Also known as the population health approach, the public health approach is used when a preventable problem is widespread, serious and associated with severe long-term effects on individuals and communities. This approach was originally designed for disease prevention, but has been modified to address other complex problems relating to social behaviour. The model is well established and has been applied to child sexual abuse, both in Australia and overseas.

Community initiatives for preventing child sexual abuse

We have concluded that the objectives of community prevention initiatives should be to:

  • increase awareness and knowledge about child sexual abuse, both inside and outside of institutional contexts
  • counter problematic attitudes and practices that increase risks to children
  • strengthen the community’s capacity to respond effectively, and remove social barriers to seeking help and disclosing abuse.

This involves building on the strengths in communities that can help to keep children safe.

Initiatives must reach and involve all communities at all levels, including leaders, families, workers and children themselves. They must be delivered in accessible ways for different cultural contexts, languages and religious settings. They must also take account of barriers to participation, such as individual impairments and community attitudes towards disability, culture and ethnicity.

Our recommended national strategy should encompass a number of complementary initiatives that could contribute to change in communities (see Recommendation 6.2), including:

  • social marketing campaigns for all communities
  • prevention education through early childhood centres, schools and other institutional settings for children and parents
  • online safety education for children and young people, and their parents and carers
  • prevention education for tertiary students intending to work in child-related occupations
  • help-seeking services for potential perpetrators
  • information and help-seeking services for bystanders (family members and other community members) who are concerned that an adult they know may perpetrate child sexual abuse or that a child may be at risk of harmful sexual behaviours.

Several considerations are common to the design and implementation of the community prevention initiatives (see Recommendation 6.3). These are to:

  • build on and learn from evidence-based strategies for preventing violence against adults and children, and for addressing other forms of child abuse and bullying
  • tailor and target initiatives to reach, engage and provide access to all communities, ensuring accessible and inclusive approaches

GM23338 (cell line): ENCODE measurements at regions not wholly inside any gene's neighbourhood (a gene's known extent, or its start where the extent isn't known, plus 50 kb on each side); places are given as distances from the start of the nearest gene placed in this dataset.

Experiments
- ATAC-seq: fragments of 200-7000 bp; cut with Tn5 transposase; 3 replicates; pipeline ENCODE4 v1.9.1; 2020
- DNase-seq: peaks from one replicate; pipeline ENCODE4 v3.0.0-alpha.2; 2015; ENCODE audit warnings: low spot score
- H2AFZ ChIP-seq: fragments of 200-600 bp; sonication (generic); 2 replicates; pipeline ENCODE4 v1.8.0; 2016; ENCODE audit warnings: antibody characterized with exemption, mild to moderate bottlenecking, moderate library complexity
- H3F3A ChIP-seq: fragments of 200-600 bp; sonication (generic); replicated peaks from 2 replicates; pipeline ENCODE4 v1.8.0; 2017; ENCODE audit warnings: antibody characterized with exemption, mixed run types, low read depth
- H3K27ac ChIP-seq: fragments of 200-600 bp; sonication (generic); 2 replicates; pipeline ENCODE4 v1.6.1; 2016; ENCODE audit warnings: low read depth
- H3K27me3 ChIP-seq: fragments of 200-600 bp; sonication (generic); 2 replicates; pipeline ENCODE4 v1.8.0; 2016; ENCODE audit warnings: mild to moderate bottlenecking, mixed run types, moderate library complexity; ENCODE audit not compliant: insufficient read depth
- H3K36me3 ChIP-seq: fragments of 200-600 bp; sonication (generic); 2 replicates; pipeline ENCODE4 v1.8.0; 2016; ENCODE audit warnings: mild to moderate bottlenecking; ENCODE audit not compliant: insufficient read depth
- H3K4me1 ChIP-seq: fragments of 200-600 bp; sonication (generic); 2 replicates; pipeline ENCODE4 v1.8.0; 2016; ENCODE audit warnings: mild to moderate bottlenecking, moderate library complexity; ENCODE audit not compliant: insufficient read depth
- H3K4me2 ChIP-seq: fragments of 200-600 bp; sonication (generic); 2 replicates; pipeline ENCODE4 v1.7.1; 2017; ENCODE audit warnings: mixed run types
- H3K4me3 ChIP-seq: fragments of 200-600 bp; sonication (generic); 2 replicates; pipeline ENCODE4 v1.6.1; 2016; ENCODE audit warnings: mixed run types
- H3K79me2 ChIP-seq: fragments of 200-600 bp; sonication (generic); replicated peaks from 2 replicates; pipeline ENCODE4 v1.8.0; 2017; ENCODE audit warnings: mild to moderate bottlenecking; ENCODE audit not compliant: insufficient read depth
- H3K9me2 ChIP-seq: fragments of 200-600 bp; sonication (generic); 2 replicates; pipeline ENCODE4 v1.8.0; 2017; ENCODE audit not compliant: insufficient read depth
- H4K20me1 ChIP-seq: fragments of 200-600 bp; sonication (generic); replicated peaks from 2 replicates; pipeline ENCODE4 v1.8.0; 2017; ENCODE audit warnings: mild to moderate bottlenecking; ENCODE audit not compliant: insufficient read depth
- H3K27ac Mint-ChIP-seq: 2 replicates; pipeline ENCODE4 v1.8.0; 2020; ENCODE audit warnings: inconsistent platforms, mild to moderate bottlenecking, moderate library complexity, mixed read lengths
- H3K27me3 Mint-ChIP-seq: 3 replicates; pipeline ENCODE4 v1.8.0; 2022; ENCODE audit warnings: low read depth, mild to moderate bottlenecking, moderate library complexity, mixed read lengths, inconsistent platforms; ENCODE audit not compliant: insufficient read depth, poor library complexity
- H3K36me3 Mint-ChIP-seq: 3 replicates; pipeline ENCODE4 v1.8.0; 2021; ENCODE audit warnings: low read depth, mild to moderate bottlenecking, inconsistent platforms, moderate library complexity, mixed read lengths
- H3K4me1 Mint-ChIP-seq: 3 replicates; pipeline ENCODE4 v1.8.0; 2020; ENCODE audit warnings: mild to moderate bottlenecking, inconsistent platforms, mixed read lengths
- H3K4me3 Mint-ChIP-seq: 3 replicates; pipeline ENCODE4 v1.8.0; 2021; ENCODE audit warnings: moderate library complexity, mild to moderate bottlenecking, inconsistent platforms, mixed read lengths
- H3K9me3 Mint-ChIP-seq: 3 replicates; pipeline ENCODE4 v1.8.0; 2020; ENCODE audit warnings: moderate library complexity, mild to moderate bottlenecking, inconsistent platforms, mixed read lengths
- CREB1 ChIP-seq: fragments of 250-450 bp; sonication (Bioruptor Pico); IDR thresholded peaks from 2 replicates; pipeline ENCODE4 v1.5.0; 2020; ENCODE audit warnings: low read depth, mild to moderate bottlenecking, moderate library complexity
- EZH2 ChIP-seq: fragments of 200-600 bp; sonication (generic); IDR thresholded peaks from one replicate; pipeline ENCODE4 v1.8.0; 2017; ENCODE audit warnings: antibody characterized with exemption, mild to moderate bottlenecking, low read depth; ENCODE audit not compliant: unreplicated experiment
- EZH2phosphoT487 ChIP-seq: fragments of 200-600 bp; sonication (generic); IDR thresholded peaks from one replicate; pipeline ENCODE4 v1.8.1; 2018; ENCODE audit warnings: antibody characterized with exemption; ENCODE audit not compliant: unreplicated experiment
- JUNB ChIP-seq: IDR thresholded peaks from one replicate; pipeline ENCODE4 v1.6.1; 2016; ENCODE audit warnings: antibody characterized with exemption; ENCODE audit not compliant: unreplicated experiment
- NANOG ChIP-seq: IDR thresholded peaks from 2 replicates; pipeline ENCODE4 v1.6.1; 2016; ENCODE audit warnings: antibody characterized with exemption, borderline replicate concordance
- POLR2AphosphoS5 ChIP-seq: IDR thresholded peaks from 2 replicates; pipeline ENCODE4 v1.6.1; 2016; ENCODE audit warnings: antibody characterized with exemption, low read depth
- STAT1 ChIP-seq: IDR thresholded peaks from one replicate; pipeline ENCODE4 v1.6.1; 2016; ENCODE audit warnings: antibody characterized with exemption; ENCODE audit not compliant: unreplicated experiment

• involve children and young people in the development, design, implementation and evaluation of all initiatives
  • use research and evaluation to build the evidence base for best practices to prevent child sexual abuse and harmful sexual behaviours in children, and to guide the development and refinement of interventions, including the piloting and testing of initiatives.

We examined the elements that define a child safe institution, noted the reasons that institutions fail, and considered what standards could be applied to make them safer places for children. From this work we identified 10 Child Safe Standards that we believe would contribute most effectively to improve the safety of children in institutions.

Defining a child safe institution

Child safe institutions create cultures, adopt strategies and take action to prevent harm to children, including child sexual abuse. We have adopted a definition of a child safe institution as one that consciously and systematically creates conditions that reduce the likelihood of harm to children, creates conditions that increase the likelihood of identifying and reporting harm, and responds appropriately to disclosures, allegations or suspicions of harm.

Developing the Child Safe Standards

We have developed Child Safe Standards that articulate the essential standards of a child safe institution (see Recommendations 6.5). The Child Safe Standards can guide what institutions need to do to be child safe by setting best practice to drive and guide performance.

The 10 standards that would make institutions safer for children are:

  • Standard 1: Child safety is embedded in institutional leadership, governance and culture
  • Standard 2: Children participate in decisions affecting them and are taken seriously
  • Standard 3: Families and communities are informed and involved
  • Standard 4: Equity is upheld and diverse needs are taken into account
  • Standard 5: People working with children are suitable and supported
  • Standard 6: Processes to respond to complaints of child sexual abuse are child focused
  • Standard 7: Staff are equipped with the knowledge, skills and awareness to keep children safe through continual education and training
  • Standard 8: Physical and online environments minimise the opportunity for abuse to occur
  • Standard 9: Implementation of the Child Safe Standards is continuously reviewed and improved
  • Standard 10: Policies and procedures document how the institution is child safe.

We have also identified the core components of each Child Safe Standard as guidance for institutions in implementing the standards (see Recommendation 6.6).

Understanding the Child Safe Standards